12. Atmospheric Sampling • Started in 1958 – Charles Keeling of Scripps Institution of Oceanography – trends of CO2 concentrations • His data showed shows an increase of CO2 concentrations from 315 to 383 ppm

  13. Modeling • Coupled general circulation models (CGCMs) • Combine what is known about weather patterns, atmospheric circulation, atmosphere-ocean interactions, and feedback mechanisms to simulate climate processes • Over a dozen research labs world wide • A good approximation of relative effects of natural and anthropogenic influences

  14. Current & future impacts

  15. IPCC Report 2007 – summarized 1000s of reports Includes trends in sfc temp, rainfall patterns, snow & ice cover, sea levels, storm intensity, etc Included a series of possible climate change scenarios, including: • Temp increases (1.33oF in last century) • Increases in power and duration of storms • Changes in precipitation

  16. Muir Glacier: 1948 and Now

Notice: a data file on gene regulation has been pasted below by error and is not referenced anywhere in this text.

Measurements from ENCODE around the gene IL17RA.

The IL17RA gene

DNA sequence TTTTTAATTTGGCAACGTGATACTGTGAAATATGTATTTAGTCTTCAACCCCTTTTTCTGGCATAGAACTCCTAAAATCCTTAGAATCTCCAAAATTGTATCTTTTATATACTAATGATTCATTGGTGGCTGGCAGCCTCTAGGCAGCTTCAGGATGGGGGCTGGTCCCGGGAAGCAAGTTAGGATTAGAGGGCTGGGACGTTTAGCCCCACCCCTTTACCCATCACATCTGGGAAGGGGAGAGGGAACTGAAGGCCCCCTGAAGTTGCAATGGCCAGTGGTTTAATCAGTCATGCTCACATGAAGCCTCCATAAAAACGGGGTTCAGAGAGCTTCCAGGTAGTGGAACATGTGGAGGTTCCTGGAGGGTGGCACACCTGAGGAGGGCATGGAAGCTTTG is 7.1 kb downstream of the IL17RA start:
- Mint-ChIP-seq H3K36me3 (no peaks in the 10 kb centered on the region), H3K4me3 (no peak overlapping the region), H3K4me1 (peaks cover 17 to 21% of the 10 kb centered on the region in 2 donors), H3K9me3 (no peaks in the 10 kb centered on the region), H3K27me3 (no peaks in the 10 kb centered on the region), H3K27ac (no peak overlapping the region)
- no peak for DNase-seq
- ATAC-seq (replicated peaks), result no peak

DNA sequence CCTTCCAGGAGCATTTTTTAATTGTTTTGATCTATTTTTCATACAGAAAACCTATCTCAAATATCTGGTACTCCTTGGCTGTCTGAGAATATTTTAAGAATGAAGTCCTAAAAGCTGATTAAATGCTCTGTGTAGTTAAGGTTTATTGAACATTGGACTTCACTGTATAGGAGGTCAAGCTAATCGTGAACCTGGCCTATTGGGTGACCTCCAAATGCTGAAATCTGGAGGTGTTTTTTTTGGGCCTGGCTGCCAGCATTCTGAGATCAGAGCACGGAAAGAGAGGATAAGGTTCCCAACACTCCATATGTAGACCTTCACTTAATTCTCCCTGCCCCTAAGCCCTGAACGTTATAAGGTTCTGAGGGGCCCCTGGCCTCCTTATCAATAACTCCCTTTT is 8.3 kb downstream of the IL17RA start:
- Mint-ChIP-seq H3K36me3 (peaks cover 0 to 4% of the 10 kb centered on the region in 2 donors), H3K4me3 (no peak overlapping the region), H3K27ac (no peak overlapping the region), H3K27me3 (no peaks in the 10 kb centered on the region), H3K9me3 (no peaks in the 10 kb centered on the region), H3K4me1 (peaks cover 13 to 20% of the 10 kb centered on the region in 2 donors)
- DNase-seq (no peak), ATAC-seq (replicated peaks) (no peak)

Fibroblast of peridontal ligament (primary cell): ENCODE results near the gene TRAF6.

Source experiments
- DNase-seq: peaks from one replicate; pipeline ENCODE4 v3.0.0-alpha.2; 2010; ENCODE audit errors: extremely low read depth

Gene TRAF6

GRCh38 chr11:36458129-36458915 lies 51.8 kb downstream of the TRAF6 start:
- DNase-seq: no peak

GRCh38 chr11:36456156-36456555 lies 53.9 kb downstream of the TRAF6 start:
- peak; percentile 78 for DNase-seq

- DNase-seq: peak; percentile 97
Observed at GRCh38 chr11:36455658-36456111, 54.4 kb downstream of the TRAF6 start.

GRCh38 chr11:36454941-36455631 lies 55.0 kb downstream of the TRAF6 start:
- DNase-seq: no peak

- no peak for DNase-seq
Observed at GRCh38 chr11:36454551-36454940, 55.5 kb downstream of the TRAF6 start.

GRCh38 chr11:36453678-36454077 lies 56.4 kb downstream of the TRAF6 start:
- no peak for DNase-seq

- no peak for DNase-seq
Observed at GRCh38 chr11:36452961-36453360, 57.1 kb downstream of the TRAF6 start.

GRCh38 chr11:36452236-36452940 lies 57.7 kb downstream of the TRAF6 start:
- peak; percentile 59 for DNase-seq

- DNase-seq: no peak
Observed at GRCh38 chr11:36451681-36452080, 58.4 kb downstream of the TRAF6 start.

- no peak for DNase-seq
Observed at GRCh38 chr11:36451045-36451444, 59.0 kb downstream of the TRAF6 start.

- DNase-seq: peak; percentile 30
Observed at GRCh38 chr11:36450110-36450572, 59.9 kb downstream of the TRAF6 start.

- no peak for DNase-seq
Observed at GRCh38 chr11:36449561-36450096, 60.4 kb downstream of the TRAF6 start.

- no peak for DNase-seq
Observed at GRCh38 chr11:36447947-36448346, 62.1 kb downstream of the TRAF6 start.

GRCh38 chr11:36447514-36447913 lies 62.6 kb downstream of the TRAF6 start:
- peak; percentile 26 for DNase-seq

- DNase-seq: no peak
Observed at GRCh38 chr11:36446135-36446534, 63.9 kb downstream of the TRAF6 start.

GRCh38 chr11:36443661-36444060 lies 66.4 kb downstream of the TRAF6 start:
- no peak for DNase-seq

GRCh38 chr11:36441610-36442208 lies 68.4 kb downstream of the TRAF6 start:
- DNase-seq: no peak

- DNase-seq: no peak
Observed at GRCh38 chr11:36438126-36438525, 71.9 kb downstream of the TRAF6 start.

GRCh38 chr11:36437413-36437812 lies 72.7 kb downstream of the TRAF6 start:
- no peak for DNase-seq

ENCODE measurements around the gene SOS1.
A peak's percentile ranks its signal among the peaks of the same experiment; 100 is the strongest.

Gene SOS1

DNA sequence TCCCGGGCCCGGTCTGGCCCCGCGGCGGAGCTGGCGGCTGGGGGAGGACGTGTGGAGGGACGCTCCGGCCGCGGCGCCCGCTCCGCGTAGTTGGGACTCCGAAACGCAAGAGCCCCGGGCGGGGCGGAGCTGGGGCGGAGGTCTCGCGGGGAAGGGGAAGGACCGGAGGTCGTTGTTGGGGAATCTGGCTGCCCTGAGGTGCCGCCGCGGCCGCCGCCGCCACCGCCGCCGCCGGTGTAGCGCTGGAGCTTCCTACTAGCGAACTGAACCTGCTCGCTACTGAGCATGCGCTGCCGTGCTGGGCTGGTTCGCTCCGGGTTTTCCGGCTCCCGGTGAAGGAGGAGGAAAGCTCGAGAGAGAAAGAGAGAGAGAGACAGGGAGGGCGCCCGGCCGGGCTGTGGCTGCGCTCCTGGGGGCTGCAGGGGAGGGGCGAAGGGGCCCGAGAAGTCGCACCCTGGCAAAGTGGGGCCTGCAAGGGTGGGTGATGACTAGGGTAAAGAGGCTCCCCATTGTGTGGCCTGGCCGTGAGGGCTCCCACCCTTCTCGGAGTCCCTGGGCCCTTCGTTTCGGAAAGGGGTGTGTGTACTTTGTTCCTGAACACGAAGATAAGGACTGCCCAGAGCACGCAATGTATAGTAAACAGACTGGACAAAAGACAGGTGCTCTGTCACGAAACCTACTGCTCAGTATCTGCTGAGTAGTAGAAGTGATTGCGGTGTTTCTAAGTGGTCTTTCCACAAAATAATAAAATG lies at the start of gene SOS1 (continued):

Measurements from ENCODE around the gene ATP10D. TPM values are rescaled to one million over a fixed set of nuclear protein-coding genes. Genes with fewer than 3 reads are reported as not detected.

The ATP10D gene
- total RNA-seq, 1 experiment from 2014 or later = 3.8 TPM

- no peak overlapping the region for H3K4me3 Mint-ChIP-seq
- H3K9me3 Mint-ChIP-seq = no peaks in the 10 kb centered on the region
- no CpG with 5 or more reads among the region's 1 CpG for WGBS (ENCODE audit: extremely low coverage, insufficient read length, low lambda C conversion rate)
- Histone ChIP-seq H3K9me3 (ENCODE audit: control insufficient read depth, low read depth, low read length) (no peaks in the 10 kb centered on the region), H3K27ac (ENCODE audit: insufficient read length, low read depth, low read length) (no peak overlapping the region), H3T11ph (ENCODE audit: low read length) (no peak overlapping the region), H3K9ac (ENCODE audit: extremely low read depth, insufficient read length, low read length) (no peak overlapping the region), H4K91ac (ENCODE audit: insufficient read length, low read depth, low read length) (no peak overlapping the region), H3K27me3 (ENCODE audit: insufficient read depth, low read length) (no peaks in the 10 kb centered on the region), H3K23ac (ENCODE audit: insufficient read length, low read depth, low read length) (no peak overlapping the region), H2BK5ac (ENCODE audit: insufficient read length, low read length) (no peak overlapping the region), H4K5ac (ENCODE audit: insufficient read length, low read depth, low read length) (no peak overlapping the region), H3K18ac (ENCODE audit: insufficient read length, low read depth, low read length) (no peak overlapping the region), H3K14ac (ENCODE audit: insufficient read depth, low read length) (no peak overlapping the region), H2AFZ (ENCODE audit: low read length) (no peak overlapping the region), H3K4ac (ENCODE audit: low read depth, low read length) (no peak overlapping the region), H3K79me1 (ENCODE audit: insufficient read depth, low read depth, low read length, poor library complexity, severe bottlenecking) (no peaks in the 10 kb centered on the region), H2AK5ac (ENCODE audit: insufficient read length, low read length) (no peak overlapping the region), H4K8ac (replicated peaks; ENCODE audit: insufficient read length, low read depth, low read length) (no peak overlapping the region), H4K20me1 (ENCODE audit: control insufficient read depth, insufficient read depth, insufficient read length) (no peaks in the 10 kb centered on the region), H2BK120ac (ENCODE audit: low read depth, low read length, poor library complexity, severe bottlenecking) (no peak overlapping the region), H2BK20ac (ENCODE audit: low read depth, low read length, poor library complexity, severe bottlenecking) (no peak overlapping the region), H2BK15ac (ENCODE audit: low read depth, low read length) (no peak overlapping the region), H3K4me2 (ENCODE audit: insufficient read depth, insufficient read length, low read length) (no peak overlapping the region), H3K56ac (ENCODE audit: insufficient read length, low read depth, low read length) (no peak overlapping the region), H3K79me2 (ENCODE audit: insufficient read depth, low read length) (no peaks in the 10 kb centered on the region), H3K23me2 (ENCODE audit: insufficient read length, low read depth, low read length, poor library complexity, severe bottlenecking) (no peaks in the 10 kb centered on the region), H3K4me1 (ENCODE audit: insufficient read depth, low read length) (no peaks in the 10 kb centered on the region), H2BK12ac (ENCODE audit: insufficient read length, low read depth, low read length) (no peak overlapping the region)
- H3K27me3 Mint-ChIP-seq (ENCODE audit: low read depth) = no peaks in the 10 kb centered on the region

17. IPCC Report • Polar ice melt • Glaciers disappearing (Since 1980 – glaciers have lost an average of 9.6 m vertical • This changes earth’s albedo • Rising sea levels (3.1 mm/y from 1993 – 2003) • A several inch vertical rise = many feet of horizontal incursion into coastal lands

  18. IPCC Report • Storm surges present a great risk to island nations • Rising sea levels will force people to choose between relocating or investing in costly protections • Ecosystems also affected • Timing of seasonal events are creating complex effects in ecosystems

  19. IPCC Report Societal impacts will also occur • Agriculture – cuts in productivity (drought & flood) • Forestry – insects, disease outbreaks, , invasive species, fires • Health – heat stress, tropical diseases, respiratory ailments, hunger • Economics – est. of 1 – 5% of GDP

  20. Responding to climate change

  21. Our Response Mitigation or adaptation? • Mitigation = actions that would reduce emissions of GHG • Adaptation = search for ways to soften the blow (building sea walls is an ex.) • Electricity generation is largest source of GHG in US • Conservation & efficiency